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The Nonindigenous Occurrences section of the NAS species profiles has a new structure. The section is now dynamically updated from the NAS database to ensure that it contains the most current and accurate information. Occurrences are summarized in Table 1, alphabetically by state, with years of earliest and most recent observations, and the tally and names of drainages where the species was observed. The table contains hyperlinks to collections tables of specimens based on the states, years, and drainages selected. References to specimens that were not obtained through sighting reports and personal communications are found through the hyperlink in the Table 1 caption or through the individual specimens linked in the collections tables.




Salix caprea
Salix caprea
(goat willow)
Plants
Exotic

Copyright Info
Salix caprea L.

Common name: goat willow

Synonyms and Other Names: pussy willow

Taxonomy: available through www.itis.govITIS logo

Identification: Branches of Salix caprea are hairless to sparsely pubescent and light brown in color. Branchlets differ and are chestnut brown and can range from soft and velvety to covered in long soft hairs. Leaf blades are alternate and range from narrowly to broadly elliptical in shape, they range from 15-20 centimeters in length (Argus 1986). The upper side of Salix caprea leaves are green and glossy, and the underside is covered with soft white hairs (Eversham 2006). Catkins, elongated cluster of single-sex flowers, appear in early spring before leaves. Female catkins are greenish with approximately 100-200 flowers and male catkins have yellow stamens with approximately 200-300 flowers, 5-10 catkins can be found on the majority of terminal twigs (Kay 1985). Commonly confused with Salix cinera, Salix caprea can be identified by the lack of prominent ridges on barkless wood (Argus 1986). Further causing difficulty with identification is hybridization with other members of the Salix genus resulting in descendants with intermediate traits. Morphological differences are subtle and molecular techniques are frequently needed for proper identification in the field (Palme´ et al. 2003).

Size: Trees 12-15 m tall, Shrubs up to 8 m tall (Argus 1986)

Native Range: Found throughout cool temperate and boreal regions in Europe and Asia (Enescu et al. 2016)

Hydrologic Unit Codes (HUCs) Explained
Interactive maps: Point Distribution Maps

Nonindigenous Occurrences:

Table 1. States with nonindigenous occurrences, the earliest and latest observations in each state, and the tally and names of HUCs with observations†. Names and dates are hyperlinked to their relevant specimen records. The list of references for all nonindigenous occurrences of Salix caprea are found here.

StateFirst ObservedLast ObservedTotal HUCs with observations†HUCs with observations†
IL190520145Big Muddy; Chicago; Des Plaines; Embarras; Vermilion
MI198519851Great Lakes Region
NY19861986*
OH197119931Lake Erie
PA19791979*

Table last updated 10/26/2021

† Populations may not be currently present.

* HUCs are not listed for states where the observation(s) cannot be approximated to a HUC (e.g. state centroids or Canadian provinces).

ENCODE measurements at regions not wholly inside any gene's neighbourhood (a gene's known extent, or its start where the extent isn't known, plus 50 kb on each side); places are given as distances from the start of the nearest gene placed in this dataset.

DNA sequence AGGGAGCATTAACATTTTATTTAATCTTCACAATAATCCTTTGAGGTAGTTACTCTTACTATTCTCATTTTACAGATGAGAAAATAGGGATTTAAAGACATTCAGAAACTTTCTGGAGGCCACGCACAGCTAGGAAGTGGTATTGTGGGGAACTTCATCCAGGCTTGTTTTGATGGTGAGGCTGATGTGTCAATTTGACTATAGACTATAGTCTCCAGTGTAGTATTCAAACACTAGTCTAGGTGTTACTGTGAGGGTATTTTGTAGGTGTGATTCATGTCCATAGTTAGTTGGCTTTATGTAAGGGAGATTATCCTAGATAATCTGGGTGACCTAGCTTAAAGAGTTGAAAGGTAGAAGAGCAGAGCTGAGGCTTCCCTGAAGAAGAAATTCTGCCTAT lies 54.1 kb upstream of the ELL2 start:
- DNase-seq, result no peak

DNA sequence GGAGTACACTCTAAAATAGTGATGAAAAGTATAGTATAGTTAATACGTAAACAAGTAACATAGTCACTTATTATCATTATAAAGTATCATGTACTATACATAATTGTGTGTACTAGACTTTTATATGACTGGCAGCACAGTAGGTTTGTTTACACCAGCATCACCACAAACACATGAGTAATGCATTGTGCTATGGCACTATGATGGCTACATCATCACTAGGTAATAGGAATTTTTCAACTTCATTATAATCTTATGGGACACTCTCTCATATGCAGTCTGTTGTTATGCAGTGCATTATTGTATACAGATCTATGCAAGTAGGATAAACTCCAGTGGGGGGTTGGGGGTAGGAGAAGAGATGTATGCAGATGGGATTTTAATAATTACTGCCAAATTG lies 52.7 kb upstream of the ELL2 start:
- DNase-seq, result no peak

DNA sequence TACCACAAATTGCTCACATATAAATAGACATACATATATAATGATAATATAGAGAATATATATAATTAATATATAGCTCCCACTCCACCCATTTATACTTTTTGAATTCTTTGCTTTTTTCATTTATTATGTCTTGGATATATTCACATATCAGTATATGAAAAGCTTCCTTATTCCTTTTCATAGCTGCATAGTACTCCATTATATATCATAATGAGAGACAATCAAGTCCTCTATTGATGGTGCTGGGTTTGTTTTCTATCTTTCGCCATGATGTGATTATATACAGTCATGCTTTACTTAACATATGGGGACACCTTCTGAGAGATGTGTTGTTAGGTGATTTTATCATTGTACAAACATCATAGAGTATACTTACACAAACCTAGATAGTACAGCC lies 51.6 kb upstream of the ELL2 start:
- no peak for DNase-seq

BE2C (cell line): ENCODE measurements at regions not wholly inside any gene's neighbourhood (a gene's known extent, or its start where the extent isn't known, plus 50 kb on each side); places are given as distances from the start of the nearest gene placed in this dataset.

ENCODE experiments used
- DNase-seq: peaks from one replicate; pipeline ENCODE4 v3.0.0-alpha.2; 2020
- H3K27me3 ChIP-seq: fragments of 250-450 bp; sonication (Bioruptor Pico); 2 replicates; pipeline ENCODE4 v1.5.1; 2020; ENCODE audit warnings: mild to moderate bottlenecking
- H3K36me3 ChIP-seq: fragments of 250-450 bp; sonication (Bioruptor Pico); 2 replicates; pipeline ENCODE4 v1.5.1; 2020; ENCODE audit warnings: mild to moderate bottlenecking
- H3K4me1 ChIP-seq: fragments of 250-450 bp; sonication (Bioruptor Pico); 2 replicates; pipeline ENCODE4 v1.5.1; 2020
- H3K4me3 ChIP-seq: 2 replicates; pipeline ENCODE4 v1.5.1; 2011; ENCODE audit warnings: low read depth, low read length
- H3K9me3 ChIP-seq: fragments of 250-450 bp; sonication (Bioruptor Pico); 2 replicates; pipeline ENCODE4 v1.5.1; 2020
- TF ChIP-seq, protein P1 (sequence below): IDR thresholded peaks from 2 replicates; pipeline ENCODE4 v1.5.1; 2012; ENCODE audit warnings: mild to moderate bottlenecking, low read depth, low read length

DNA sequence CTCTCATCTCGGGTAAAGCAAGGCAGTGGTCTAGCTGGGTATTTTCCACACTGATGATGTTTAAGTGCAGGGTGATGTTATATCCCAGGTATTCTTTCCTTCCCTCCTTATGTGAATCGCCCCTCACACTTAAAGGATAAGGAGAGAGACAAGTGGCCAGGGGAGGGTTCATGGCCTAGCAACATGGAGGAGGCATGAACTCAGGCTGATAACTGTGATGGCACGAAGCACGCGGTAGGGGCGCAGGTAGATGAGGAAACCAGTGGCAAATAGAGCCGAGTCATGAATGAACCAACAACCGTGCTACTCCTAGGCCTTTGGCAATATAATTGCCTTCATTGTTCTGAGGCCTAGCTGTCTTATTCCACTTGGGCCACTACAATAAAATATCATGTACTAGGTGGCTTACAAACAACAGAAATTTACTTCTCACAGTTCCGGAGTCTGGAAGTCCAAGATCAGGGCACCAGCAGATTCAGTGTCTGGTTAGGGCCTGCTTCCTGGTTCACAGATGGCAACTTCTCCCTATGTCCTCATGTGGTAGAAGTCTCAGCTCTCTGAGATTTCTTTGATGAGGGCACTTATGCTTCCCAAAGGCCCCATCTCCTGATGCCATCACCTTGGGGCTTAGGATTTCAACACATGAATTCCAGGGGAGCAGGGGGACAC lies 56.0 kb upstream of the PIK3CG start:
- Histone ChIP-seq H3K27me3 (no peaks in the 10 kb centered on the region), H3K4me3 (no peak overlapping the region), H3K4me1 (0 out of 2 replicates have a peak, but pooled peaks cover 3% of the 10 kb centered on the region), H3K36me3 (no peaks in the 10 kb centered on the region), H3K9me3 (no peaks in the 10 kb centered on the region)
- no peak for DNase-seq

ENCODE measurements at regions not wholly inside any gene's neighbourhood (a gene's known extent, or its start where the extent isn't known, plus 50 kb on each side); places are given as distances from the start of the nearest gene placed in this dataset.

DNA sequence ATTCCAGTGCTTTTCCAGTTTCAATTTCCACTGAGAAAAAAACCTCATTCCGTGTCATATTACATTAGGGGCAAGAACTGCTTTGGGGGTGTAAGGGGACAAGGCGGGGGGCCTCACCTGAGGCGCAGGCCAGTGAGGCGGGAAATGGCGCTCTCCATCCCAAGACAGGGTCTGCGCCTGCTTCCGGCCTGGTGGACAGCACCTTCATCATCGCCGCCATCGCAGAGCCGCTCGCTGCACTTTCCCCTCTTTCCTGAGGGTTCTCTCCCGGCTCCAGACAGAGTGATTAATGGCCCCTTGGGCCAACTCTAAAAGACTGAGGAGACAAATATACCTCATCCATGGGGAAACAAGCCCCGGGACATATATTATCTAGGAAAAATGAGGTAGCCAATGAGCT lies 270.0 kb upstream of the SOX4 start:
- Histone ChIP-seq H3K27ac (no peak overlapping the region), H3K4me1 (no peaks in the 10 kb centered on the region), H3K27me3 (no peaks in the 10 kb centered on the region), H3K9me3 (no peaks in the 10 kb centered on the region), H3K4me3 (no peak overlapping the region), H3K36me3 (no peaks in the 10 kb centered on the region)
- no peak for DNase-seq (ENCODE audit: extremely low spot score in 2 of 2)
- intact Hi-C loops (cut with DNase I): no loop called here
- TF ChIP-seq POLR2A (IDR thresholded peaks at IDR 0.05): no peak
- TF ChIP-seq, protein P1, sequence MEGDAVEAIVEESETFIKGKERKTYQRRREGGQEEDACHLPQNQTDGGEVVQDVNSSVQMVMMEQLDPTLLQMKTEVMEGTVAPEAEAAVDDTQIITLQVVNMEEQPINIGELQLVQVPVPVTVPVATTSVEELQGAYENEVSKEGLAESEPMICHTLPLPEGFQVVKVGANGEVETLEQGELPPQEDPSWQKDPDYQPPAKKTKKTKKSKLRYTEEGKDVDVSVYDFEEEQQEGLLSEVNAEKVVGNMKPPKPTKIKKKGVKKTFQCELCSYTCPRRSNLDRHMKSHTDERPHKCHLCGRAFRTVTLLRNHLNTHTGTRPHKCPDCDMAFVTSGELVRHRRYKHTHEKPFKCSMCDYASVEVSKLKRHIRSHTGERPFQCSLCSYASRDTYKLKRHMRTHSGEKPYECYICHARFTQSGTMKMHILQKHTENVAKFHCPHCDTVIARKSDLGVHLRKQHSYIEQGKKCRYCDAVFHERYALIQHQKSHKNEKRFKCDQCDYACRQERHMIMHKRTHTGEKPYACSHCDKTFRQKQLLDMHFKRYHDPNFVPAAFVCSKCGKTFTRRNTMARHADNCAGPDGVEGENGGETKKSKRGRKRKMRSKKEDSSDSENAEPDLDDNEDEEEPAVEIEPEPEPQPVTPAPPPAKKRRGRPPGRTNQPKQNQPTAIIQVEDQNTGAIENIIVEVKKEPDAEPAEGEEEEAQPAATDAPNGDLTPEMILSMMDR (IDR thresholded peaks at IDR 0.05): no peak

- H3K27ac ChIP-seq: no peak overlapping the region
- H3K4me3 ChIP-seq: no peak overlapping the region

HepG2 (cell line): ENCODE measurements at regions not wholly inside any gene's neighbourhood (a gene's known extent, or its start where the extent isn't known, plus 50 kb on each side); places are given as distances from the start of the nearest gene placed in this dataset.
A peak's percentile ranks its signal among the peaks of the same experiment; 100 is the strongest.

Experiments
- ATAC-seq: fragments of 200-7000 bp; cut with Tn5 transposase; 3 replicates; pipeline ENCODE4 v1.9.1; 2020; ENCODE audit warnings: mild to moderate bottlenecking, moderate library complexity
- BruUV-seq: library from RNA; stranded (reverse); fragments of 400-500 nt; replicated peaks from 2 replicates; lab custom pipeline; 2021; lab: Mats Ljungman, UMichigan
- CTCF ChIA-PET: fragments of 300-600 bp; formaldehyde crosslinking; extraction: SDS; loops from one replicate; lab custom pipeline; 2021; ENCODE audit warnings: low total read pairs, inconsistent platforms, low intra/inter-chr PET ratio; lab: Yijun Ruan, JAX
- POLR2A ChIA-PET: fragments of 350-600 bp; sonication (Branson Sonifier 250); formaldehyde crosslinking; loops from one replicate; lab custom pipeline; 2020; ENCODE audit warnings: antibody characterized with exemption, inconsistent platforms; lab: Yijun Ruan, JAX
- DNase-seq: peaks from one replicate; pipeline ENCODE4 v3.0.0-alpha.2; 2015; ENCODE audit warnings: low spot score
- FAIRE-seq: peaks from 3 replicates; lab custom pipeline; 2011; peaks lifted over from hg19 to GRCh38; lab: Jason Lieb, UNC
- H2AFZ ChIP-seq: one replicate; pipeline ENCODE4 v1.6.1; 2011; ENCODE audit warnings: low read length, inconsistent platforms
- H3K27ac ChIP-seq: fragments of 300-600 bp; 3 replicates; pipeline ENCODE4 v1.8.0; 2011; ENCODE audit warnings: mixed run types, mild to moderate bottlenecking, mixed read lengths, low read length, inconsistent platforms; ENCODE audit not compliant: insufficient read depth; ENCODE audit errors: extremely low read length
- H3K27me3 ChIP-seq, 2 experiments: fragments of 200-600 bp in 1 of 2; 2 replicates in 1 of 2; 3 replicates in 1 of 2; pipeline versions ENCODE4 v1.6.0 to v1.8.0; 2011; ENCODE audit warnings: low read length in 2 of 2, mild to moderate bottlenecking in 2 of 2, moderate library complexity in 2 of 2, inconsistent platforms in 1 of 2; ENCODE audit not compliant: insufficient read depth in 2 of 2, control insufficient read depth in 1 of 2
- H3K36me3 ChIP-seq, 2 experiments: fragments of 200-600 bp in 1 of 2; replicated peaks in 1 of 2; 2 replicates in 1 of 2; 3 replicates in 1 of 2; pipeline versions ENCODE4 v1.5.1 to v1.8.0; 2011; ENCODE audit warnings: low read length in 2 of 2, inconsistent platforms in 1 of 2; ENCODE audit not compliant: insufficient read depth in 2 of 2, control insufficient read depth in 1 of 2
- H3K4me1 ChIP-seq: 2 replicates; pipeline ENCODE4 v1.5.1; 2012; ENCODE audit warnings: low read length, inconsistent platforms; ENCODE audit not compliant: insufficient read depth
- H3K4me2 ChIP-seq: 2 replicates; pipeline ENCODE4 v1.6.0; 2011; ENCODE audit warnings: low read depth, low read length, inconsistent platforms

Ecology: Salix caprea tolerates a wide variety of climates and soil conditions making it suitable for the harsh climates of northern or subalpine regions in its native range but it is intolerant of shade and requires full sun (Enescu et al. 2016). Preferred soil is calcareous but tolerant of many soils (Lowe et. al 2012). Salix caprea grows quickly in mesic to moist stands and prefers moist depressions, mire edges and spring-sides (Kuusinen 1995). However, growth is harmed by complete waterlogging of the soil (Talbot et al. 1986) and are intolerant of floodplains (Karrenberg et al. 2002). Salix caprea is also highly tolerant of fluorine (Kisser and Lehnert 1960).

Reproduction takes place through pollination carried out by a wide variety of insects that includes bumblebees and solitary bees (Kay 1985). Salix caprea releases a large amount of pollen in the air when shaken and wind pollination largely influences fruit set (Peeters and Totland 1999). Contrasting other Salix species Salix caprea is not commonly propagated by fragmentation. It is a pioneer species, meaning it is among the first to colonize a damaged or disrupted ecosystem (Enescu et al. 2016). It suppresses biomass of other plants in the understory through allelopathic effects of the aqueous leachate released from leaves (Scühtt and Blaschke 1980). In addition to suppressing the growth of other species in the understory it also suppresses  below-ground competition (Mudrák et al. 2016). Salix caprea is short lived and as the species declines it promotes soil formation and activity of soil fauna through organic matter additions to soil surface (Frouz et al. 2001).

The nectar and pollen of the tree are important sources of food for bumblebees and insects. In its native range Salix caprea serves as a source of nectar for Blue Tits (Parus caeruleus) (Kay 1985). Roe deer and red deer feed on the leaves and twigs of the plant (Gebczynska 1980). White-tailed deer found in the Great Lakes Region (Odocoileus virginianus) will feed on Salix caprea in low frequency (Hygnstrom et al. 2009)

Means of Introduction: Escaped cultivation

Status: Established

References: (click for full references)

Ahmed, A., W.A. Shah, S. Akbar, M. Younis, and D. Kumar. 2011. A short chemical review on Salix caprea commonly known as goat willow. International Journal of Research in Phytochemistry & Pharmacology 1(1):17-20.

Argus, G.W. 1986. The Genus Salix ( Salicaceae ) in the Southeastern United States. Volume 9. American Society of Plant Taxonomists.